Being able to devote my entire practice to representing FOP members is a benefit to FOP members for a number of reasons. First of all, I am generally available on short notice. If I am not available for some reason, I can get things rescheduled. Devoting my entire practice to representing FOP members also allows me to be, and remain, well-versed in issues facing today’s law enforcement professionals. I do not know any other attorneys in Louisiana who can say they only represent police officers.
In 2020, I represented more than 400 individual FOP members in the following capacitates:
I responded personally to 6 officer-involved shooting scenes and represented 20 police officers involved in officer-involved shootings in Louisiana, including interviews and statements with investigators. Most of these were in New Orleans, but there were several in other jurisdictions in southwest Louisiana.
2020 has been an odd year. I know I am not saying anything people do not already know. There were fewer appeals to the 4th Circuit Court of Appeals. However, I am currently awaiting decisions from the 4th Circuit on the emergency rate of pay and one Civil Service appeal where the appeal was granted in part and denied in part by the Civil Service Commission (I won 45 of 80 suspension days and had to appeal for the other 35).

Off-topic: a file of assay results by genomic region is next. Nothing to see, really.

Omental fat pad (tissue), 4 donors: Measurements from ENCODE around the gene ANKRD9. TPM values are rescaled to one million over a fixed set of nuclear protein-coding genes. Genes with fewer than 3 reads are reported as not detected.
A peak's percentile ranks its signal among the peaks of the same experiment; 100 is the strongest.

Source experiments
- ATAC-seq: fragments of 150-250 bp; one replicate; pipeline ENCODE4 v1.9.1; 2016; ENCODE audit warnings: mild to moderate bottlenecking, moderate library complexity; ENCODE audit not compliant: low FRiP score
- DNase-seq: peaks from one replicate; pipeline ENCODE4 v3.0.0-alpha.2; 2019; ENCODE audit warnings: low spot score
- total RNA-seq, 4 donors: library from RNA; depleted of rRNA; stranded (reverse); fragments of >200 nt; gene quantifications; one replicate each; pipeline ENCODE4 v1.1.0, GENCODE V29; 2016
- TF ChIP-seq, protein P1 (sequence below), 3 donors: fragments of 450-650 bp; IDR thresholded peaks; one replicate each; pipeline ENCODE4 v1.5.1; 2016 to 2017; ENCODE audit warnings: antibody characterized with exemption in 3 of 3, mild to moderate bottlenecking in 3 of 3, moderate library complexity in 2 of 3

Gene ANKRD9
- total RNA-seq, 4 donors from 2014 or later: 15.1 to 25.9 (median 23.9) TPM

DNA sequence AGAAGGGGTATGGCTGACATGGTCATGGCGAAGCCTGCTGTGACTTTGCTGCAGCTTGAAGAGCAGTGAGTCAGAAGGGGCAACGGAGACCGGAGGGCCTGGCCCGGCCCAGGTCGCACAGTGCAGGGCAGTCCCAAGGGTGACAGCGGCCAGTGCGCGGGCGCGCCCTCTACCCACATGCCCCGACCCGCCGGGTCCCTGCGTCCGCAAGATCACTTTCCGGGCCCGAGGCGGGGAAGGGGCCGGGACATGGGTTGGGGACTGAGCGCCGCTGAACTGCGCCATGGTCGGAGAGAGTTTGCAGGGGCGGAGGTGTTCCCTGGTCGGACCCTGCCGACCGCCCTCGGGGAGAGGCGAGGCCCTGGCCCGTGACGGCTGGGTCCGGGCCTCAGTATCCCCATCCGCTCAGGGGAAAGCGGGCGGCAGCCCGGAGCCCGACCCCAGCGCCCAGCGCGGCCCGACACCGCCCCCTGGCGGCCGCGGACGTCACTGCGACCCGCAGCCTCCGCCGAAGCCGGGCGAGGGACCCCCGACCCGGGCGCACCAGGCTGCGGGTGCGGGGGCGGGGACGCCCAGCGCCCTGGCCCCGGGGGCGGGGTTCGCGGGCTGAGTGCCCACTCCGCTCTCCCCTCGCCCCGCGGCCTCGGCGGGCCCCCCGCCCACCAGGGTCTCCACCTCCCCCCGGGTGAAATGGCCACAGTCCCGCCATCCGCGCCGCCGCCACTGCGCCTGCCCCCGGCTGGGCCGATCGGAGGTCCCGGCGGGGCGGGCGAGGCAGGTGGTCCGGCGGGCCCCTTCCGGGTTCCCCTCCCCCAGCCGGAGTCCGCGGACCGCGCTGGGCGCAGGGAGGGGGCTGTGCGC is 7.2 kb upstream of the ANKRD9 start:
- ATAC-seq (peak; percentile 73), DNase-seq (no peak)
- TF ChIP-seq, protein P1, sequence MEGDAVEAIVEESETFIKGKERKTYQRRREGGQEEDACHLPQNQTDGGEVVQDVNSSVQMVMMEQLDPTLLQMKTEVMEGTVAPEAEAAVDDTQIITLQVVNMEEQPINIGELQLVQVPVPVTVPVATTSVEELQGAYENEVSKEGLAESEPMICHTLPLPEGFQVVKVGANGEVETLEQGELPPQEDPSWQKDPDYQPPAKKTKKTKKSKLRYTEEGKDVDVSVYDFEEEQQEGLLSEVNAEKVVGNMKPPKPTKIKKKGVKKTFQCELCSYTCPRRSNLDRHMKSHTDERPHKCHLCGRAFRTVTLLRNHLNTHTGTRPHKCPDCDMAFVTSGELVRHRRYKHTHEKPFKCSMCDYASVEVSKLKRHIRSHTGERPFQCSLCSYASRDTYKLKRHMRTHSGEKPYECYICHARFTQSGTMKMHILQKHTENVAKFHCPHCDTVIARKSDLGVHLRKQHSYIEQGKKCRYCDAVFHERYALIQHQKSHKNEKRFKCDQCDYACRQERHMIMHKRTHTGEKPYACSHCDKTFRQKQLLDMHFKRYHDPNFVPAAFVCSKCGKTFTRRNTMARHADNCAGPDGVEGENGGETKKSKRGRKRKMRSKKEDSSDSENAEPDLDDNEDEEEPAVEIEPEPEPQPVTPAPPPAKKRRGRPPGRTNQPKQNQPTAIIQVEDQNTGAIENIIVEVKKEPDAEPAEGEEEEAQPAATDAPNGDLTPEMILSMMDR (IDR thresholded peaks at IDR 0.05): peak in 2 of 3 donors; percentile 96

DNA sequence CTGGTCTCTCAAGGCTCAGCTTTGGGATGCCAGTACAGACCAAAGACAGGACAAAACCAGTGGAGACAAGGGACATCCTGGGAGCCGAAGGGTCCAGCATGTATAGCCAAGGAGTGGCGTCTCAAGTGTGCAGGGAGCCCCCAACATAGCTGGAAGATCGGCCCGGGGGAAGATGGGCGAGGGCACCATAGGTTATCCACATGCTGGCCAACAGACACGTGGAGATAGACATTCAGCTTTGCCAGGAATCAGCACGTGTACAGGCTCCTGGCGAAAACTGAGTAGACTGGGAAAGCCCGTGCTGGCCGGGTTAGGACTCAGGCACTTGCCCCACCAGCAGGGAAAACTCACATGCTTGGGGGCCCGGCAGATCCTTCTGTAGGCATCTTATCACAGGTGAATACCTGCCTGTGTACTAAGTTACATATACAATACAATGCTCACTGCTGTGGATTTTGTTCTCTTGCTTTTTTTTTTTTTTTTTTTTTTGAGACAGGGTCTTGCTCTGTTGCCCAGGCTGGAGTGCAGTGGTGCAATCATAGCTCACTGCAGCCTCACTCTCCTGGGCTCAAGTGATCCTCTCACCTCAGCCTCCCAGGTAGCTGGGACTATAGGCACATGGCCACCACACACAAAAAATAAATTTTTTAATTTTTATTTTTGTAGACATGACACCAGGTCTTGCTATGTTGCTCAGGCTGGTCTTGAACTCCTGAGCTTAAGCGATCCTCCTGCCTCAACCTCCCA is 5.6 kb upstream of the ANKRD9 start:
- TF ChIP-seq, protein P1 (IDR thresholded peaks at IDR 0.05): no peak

The FOP’s Legal Defense Plan is the only plan to offer the Salary Reimbursement Option. If you are represented by an FOP attorney and, after consulting with your FOP attorney you come to the conclusion that there is no point in appealing discipline, the FOP will pay the officer for up to 5 suspension days if they choose not to appeal. I assisted 27 NOPD officers with the Salary Reimbursement Option.
In New Orleans, the Crescent City Lodge provides members with free notary services. I provided notary services to 46 NOPD officers over the course of 2020. I also settled 16 Civil Service appeals with the City in lieu of proceeding with an appeal hearing. Those are 16 disciplinary actions rescinded or reduced for my clients.
I also had the opportunity to assist Louisiana FOP President Darrell Basco with his work on various committees in the Louisiana Legislature. I was called upon by the police reform committee to testify at the State Capitol in Baton Rouge about Louisiana’s Police Officer’s Bill of Rights.
Hopefully 2021 will look more like 2019 than 2020. One thing that is certain — The FOP Legal Defense Plan will be there for you when you need it. I will be there when you need me. I always have people tell me they don’t want to bother me with something minor or they don’t want to waste my time.